EAGLE PASS—Disaster relief volunteers quickly mobilized after torrential rains along the Texas-Mexico border produced a meteorological encore reminiscent of last year’s devastating floods.
Rainfall of up to 16 inches on June 19-20 flooded homes and forced state and federal highways closed, the Eagle Pass Business Journal reported.
DR volunteers from the Southern Baptists of Texas Convention were concentrating on two of the areas hit hardest: the Eagle Pass subdivision of Elm Creek and the town of Quemado in northern Maverick County, said Scottie Stice, SBTC off-site disaster relief coordinator.
SBTC director of chaplains, Gordon Knight, arrived in the area June 23 to lead a combined group of SBTC and Texas Baptist Men volunteers. By last Friday (June 27), TBM workers redeployed to disaster relief in the Granbury/Cleburne area while 15-17 SBTC volunteers remained to finish the work along the Texas border, Knight said.
First Baptist Church of Quemado is hosting the SBTC DR volunteers.
“Pastor Brouning Lentz and the church have been wonderful,” Knight said.
SBTC chaplains, assessors, mud-out, operations and feeding teams have deployed to the area, Stice said.
“It’s been a busy week,” said Knight, who noted that as of June 27, three-quarters of the 37 work orders had been completed. More work orders were expected as people attended church services and realized help was available, Knight noted.
Much of the work has involved removing debris and damaged sheetrock, and applying Shockwave, a mold prevention treatment.
A tragic part of this DR deployment is the fact that many victims who were being helped were among last year’s victims as well, noted Knight, who told of assessing the home of a woman helped by the SBTC in 2013.
“She had just gotten her house back together. Last year we took her sheetrock off the walls to the ceiling. This year, it had to come off about two feet. That is the heartbreaking thing about this. They get the thing finished and the next year, here it comes and they’ve got to do it all over again,” Knight said.
Another issue has been the loss of livestock, which hurts a family’s livelihood, he added.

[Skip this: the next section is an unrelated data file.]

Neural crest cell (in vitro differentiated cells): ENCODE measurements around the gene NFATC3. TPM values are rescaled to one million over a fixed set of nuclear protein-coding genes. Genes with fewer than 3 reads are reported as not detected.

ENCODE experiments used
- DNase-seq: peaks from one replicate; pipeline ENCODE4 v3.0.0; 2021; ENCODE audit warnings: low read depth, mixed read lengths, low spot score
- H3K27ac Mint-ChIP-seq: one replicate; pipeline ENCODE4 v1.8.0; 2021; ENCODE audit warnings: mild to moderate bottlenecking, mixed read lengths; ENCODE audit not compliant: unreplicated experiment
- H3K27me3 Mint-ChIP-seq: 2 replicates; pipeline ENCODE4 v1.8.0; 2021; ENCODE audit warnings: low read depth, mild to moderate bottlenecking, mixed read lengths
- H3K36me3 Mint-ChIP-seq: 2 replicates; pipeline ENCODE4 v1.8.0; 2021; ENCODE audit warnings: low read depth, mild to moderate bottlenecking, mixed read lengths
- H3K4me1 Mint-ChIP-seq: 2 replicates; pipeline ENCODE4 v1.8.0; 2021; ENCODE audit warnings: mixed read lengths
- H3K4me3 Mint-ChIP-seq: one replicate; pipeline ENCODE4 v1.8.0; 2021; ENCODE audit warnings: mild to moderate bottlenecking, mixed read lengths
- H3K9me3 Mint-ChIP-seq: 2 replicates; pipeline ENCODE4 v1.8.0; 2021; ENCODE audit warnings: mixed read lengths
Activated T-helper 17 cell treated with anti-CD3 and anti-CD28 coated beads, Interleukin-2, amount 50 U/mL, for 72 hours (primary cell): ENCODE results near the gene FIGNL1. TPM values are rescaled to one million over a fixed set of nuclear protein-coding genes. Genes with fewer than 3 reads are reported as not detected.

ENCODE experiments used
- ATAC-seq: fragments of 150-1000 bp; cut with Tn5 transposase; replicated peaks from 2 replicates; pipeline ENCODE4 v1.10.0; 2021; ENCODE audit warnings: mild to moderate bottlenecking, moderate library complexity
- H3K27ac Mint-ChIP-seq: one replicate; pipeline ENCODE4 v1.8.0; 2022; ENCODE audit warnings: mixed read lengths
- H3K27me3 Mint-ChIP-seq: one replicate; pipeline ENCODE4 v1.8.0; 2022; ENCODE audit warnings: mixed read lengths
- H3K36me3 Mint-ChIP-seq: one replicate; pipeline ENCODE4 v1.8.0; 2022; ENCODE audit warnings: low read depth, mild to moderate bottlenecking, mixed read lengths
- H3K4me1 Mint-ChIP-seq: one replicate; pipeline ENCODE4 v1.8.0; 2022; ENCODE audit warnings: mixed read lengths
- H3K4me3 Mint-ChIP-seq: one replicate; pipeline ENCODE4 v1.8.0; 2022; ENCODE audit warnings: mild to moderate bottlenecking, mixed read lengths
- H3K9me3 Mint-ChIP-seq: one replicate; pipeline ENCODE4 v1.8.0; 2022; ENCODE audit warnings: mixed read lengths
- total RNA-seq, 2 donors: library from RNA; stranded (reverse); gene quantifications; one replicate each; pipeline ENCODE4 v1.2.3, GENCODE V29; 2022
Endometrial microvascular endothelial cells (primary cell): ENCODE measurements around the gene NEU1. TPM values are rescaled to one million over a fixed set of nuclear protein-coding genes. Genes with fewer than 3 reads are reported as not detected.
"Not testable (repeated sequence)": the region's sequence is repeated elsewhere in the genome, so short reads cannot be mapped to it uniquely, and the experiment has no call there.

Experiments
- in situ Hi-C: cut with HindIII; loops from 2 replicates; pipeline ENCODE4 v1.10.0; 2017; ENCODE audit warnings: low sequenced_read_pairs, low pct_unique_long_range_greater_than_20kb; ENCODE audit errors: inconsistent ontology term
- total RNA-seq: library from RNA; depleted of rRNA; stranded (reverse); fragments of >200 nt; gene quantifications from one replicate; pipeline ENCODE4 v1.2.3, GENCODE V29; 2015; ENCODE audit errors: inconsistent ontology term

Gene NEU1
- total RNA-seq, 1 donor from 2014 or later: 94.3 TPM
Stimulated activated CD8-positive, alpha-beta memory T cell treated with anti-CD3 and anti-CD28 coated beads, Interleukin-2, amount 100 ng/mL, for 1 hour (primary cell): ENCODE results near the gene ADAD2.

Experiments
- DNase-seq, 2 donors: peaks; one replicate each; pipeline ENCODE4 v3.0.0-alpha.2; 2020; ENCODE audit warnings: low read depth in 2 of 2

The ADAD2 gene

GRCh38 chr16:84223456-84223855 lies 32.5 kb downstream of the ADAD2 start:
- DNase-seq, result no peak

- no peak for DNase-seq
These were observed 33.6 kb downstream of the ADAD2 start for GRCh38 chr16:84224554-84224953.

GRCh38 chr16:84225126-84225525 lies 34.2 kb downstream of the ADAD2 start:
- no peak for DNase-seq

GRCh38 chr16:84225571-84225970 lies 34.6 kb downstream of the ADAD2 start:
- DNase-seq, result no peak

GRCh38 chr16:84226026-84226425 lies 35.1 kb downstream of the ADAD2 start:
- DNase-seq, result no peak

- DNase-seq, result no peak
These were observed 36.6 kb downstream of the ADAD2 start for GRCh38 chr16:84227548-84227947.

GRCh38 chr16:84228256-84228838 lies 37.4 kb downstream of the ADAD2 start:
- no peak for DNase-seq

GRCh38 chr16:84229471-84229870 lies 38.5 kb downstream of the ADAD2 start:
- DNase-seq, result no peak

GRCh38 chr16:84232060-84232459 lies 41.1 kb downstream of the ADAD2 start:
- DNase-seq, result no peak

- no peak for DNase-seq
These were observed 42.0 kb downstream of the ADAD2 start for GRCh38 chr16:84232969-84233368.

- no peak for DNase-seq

Adversity brings discouragement and vulnerability; SBTC volunteers have ministered to spiritual needs on the border as well.
“We have seen six or eight professions of faith,” Knight said. “While we were assessing the damage to one family’s home, our chaplains talked to them about their relationship with the Lord. Two sons and their mother wound up receiving Christ,” Knight said.
Across the border, Brigada Esperanza, the Mexican Baptist disaster relief organization long assisted by the SBTC, is ministering to flood victims in Ciudad Acuna, in the state of Coahuila, in its first-ever independent deployment.
“At the time Quemado and Eagle Pass were flooded, 12 colonias or neighborhoods in Ciudad Acuna flooded as well. Fifteen-hundred families lost everything; another 3,000 had water in their homes,” Stice said.
“We have been working with Brigada Esperanza for several years to get their disaster relief ministry launched, patterned after ours, and they are doing this deployment completely on their own,” Stice said.
Luis Martinez, director of Brigada Esperanza, confirmed that Mexican DR volunteers were serving “2,500 plates of food per day, prepared by the Baptist churches in Acuna.
Brigada Esperanza is also serving up the Bread of Life, as 22 professions of faith have occurred, said Jim Richardson, SBTC DR director. Mud-out operations are expected to commence soon, Richardson said.
SBTC DR volunteers are expected to remain in the area through the first few days of July.
“It’s been a long week and I am tired, but it’s a good tired. I would do it again,” said Knight, who was replaced by Darryl Cason as white hat coordinator over the weekend.